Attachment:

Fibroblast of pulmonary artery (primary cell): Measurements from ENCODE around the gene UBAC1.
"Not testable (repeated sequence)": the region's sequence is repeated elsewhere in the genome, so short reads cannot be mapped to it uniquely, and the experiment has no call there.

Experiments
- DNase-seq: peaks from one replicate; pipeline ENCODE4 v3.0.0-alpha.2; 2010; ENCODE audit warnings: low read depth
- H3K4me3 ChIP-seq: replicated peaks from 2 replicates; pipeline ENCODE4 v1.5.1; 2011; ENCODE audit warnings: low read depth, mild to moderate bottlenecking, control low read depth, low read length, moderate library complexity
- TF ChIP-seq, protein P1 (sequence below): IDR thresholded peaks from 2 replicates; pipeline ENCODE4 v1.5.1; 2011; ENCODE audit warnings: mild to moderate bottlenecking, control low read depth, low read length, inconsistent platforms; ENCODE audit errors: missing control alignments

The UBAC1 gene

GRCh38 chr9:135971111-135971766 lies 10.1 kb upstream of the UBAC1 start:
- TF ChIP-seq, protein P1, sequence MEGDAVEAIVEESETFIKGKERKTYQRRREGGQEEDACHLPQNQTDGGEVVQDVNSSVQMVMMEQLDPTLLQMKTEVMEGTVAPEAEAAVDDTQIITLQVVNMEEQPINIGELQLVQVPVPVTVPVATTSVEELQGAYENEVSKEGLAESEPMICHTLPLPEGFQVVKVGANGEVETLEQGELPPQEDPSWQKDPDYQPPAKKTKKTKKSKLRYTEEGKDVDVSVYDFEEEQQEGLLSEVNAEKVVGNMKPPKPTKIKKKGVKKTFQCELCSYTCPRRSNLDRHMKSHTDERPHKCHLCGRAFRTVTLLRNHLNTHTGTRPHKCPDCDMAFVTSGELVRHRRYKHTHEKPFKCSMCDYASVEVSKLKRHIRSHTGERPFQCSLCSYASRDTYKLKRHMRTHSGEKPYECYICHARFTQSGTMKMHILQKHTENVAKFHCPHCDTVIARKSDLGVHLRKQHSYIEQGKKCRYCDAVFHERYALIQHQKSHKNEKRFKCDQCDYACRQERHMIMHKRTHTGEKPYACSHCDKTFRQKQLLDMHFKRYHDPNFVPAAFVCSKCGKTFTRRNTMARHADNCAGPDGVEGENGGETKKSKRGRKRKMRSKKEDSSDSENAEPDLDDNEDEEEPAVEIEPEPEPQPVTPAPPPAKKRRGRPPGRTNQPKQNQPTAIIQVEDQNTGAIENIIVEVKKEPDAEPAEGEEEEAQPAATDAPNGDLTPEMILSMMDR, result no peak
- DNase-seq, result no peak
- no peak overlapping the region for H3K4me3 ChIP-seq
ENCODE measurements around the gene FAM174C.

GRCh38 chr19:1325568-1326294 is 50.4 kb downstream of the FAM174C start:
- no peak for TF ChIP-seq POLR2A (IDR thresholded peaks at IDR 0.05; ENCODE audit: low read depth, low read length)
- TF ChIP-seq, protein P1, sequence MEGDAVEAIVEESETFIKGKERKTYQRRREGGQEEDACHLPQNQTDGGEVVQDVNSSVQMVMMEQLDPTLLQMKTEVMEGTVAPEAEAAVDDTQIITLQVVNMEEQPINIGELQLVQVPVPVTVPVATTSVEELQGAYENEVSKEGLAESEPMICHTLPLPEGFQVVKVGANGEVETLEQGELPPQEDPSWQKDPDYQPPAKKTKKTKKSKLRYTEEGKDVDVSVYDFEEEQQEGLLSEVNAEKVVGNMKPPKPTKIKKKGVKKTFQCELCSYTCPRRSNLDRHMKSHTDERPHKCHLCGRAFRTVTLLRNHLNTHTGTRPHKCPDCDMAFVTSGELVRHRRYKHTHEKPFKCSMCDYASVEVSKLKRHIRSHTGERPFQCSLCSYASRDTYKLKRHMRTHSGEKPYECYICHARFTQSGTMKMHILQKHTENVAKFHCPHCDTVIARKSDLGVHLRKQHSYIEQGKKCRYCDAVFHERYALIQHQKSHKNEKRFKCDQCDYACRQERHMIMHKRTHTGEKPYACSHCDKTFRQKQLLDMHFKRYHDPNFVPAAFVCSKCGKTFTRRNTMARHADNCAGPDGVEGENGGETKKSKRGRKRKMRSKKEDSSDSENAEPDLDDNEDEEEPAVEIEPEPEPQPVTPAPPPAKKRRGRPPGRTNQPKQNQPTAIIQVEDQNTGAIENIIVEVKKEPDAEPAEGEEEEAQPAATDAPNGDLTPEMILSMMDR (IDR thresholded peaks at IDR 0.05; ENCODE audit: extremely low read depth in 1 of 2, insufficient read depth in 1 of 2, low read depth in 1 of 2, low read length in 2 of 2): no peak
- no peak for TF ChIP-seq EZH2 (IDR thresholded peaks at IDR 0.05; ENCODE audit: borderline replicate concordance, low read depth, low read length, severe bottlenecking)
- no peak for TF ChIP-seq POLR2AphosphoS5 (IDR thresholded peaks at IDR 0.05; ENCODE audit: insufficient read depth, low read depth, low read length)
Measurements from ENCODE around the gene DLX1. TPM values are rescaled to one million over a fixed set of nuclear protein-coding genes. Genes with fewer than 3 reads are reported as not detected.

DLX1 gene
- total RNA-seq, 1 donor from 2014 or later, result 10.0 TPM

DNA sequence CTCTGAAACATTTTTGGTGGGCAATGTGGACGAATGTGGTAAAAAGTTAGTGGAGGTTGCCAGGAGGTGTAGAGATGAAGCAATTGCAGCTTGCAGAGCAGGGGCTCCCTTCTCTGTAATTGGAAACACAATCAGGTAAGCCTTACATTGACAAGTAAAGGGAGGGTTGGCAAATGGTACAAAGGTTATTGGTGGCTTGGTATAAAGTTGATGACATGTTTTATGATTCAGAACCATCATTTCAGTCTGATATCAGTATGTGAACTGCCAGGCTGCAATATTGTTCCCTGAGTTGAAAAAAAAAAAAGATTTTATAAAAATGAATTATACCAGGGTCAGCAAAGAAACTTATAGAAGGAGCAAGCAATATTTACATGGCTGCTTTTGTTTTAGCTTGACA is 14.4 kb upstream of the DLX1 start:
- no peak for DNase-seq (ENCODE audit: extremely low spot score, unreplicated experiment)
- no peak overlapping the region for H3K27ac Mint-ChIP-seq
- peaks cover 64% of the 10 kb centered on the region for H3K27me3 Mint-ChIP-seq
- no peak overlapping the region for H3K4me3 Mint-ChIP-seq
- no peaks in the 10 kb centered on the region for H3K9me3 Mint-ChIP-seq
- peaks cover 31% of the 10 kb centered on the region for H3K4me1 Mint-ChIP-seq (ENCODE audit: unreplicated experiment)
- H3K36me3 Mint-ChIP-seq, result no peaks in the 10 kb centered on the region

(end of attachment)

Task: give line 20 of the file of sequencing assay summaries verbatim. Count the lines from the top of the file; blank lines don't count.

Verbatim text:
- total RNA-seq, 1 donor from 2014 or later, result 10.0 TPM